Posts Tagged ‘Baldwin diesel locomotives’

At the Engine Facility in Brownsville

July 7, 2021

It’s early 1969 in Brownsville, Pennsylvania. The Monongahela engine facility has two Baldwin switchers, including recently-purchased ex-New York Central 1210, a Baldwin RF16A. Also visible are small portions of two more Sharks.

Photograph by Robert Farkas

Still in Full Pennsy Paint

December 20, 2020

Penn Central No. 8123, a Baldwin S-12, was still in full Pennsylvania Railroad paint but had a PC roster number as it worked in Akron in the late 1960s.

Photograph by Robert Farkas

Sitting in Conway

December 6, 2020

It is late 1968 in Conway Yard neard Pittsburgh. It’s appropriate that this Baldwin DS44-660 switcher still has Pennsylvania Railroad markings because Conway way, after all, built by the Pennsy.

Photograph by Robert Farkas

It Had a Long Life on the A&BB

November 5, 2020

Baldwin Locomotive Works built S12 No. 27 new for the Akron & Barberton Belt in May 1951. The switcher would toil for the belt line railroad for two decades before being scraped in March 1972. It is shown working in Barberton in late 1967 or January 1968.

Photograph by Robert Farkas

NYC Heritage is Showing Through

July 10, 2020

Penn Central 8075 is a Baldwin road switcher that is shown sitting in Sharonville, Ohio, near Cincinnati, in the late 1960s or early 1970s. Notice how the New York Central herald below the cab side window has been painted out. Either they did a poor job of it or some of that paint is peeling. Whatever the case, there is  just enough of the herald showing through to identify the origin of this locomotive.

Photograph by Robert Farkas

Checking Out the B&LE in Conneaut in 1968

March 23, 2020

Bessemer &Lake Erie 406, a Baldwin DRS6-6-1500, is working the yard in Conneaut in 1968.

It is Sept. 8, 1968, in Conneaut. Nickel Plate Road 2-8-4 Berkshire type No. 759 has just left on its first trip after being restored and John Woodworth and I have gone to photograph the Bessemer & Lake Erie.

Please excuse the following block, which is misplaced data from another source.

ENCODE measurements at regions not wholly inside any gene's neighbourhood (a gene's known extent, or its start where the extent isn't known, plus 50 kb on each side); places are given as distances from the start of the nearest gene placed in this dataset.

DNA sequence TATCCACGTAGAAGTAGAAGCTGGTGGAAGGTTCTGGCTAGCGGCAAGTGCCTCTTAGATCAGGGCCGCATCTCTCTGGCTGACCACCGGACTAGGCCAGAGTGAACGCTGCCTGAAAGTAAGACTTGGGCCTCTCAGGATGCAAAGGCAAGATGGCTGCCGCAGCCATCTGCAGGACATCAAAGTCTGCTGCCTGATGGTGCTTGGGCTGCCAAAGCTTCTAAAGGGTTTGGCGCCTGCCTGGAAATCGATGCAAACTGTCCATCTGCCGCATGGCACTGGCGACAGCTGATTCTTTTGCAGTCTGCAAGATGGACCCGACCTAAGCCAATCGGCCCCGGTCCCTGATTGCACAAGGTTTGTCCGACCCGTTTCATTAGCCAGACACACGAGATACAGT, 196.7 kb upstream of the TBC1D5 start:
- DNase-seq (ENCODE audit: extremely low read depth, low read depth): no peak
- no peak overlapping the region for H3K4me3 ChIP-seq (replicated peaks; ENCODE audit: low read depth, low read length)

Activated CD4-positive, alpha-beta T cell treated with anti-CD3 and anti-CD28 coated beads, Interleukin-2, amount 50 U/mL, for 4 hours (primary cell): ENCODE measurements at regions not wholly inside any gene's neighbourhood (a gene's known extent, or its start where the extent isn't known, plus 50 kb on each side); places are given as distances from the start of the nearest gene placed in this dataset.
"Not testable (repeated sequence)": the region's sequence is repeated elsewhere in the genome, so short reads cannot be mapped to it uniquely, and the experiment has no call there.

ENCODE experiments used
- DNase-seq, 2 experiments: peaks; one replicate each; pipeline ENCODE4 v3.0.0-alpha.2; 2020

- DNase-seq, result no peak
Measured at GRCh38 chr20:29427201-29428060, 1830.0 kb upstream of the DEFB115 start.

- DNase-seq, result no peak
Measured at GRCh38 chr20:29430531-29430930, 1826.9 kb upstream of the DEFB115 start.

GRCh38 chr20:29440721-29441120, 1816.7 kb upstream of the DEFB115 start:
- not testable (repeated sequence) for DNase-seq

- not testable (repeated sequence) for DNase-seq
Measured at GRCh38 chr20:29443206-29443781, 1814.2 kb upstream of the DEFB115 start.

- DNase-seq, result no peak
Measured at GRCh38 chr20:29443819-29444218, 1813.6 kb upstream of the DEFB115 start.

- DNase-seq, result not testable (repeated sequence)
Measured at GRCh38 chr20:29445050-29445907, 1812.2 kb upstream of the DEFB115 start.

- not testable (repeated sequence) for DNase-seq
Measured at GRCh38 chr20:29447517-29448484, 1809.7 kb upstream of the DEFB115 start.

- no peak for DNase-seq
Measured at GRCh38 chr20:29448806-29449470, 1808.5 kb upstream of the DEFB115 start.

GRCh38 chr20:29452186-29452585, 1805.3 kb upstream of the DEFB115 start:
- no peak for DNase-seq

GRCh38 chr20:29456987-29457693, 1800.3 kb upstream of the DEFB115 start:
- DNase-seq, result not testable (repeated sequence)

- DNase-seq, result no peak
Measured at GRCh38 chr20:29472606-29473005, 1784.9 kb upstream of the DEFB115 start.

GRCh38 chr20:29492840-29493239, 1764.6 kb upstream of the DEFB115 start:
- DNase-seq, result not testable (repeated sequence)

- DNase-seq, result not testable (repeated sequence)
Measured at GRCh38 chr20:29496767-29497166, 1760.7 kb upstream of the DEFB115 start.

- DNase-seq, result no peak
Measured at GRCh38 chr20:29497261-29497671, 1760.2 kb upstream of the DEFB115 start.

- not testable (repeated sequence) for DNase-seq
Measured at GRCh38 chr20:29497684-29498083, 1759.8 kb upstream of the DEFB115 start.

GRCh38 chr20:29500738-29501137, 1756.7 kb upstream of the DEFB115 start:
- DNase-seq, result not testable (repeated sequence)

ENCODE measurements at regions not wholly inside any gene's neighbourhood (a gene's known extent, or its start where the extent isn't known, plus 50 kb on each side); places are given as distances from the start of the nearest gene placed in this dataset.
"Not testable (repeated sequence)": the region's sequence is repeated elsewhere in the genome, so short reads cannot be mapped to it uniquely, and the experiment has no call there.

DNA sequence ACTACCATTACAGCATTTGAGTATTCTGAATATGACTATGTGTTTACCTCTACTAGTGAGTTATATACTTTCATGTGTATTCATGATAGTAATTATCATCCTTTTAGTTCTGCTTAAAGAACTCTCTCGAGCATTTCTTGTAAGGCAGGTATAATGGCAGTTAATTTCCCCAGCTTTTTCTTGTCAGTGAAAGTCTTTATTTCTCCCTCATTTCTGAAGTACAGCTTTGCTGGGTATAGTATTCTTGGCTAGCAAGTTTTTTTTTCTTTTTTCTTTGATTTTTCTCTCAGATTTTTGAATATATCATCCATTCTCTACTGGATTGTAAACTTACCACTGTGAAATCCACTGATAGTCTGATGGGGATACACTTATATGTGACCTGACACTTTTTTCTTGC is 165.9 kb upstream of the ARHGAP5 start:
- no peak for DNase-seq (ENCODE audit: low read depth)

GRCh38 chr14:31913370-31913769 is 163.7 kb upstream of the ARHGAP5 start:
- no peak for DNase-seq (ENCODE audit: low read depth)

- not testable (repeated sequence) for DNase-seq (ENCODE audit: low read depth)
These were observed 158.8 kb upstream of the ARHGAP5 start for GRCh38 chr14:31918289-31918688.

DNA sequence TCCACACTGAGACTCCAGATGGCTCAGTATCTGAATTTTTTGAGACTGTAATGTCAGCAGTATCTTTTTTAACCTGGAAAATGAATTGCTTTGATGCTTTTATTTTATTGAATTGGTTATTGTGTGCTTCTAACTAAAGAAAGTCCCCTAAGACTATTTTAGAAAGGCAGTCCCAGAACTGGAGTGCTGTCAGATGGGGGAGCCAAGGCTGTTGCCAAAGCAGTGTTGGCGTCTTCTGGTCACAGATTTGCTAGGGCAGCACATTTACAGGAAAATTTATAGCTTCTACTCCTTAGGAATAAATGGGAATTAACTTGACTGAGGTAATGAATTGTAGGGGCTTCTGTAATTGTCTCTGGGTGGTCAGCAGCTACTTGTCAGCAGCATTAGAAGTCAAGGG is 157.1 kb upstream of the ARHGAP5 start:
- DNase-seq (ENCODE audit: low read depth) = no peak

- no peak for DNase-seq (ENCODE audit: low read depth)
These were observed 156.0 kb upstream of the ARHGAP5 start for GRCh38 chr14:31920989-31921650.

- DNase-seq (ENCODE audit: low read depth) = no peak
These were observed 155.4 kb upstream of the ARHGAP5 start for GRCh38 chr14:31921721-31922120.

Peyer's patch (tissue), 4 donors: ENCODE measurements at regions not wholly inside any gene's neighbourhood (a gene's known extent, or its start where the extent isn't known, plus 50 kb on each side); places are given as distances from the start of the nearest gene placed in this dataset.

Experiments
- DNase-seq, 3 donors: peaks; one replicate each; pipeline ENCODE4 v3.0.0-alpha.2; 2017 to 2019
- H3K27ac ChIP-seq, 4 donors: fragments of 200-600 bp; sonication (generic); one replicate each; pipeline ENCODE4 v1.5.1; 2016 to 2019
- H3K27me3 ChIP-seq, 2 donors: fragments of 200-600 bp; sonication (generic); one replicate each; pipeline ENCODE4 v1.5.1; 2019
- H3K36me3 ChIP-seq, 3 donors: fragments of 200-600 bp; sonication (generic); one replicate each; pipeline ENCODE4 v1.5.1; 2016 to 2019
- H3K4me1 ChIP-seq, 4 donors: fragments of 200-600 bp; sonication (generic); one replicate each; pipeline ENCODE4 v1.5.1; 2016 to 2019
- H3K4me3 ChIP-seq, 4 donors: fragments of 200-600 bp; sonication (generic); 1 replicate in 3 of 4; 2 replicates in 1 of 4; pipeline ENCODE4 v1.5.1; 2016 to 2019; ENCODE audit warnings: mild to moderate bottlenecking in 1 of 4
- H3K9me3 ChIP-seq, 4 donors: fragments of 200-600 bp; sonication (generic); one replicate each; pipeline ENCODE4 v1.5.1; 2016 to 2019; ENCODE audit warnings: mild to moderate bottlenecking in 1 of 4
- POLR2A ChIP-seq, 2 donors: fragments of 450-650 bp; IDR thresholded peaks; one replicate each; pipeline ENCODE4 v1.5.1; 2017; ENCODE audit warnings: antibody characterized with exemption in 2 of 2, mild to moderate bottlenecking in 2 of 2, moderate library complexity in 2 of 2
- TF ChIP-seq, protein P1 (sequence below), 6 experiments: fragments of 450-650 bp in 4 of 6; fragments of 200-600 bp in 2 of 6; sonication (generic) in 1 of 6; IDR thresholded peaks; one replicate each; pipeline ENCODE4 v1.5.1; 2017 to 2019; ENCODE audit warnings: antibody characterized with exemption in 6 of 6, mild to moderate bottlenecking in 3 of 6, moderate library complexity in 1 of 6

Here is some of what we saw and photographs that day.

B&LE 830 is outside the engine house.

B&LE 830 as seen from the other side.

We were given permission to get in the cab. I’m looking down the long hood at the engine house.

I’m on the walkway of the short hood looking the opposite way from the photo above.

B&LE 406, a Baldwin DRS6-6-1500, is working a string of hoppers.

B&LE 881 and 883 are working on a coal train.

Working beneath the Nickel Plate Road trestle over Conneaut Creek in a timeless scene.

B&LE 405, a Baldwin DRS6-6-1500,) is in the engine house.

A Penn Central freight is on the ex-New York Central bridge over the B&LE. Note the mixed motive consist of the PC train. The view is looking southward.

Swimming With Some ‘Sharks’

January 15, 2020

That was great news that the owner of Baldwin’s last two sharks says he will have them donated to a museum at his death. Here are a couple of shark photos.

In the top image it is late 1968 in Brownsville, Pennsylvania, where five ex-New York Central sharks plus several Baldwin switchers can be seen in the Monongahela engine facility.

The two units on the left, Nos. 1216 and 1205, are the survivors now being stored in Michigan.

In the bottom photograph it is June 13, 1977, and Delaware & Hudson Nos. 1205 and 1216 (the two survivors) are rounding a curve in Whitehall, New York.

Article and Photographs by Robert Farkas

2 Surviving Sharknoses to be Donated to Museum

January 11, 2020

The owner of a Michigan short line railroad plans to donate the only two surviving Baldwin RF-16 Sharknose diesel locomotives to a railroad museum.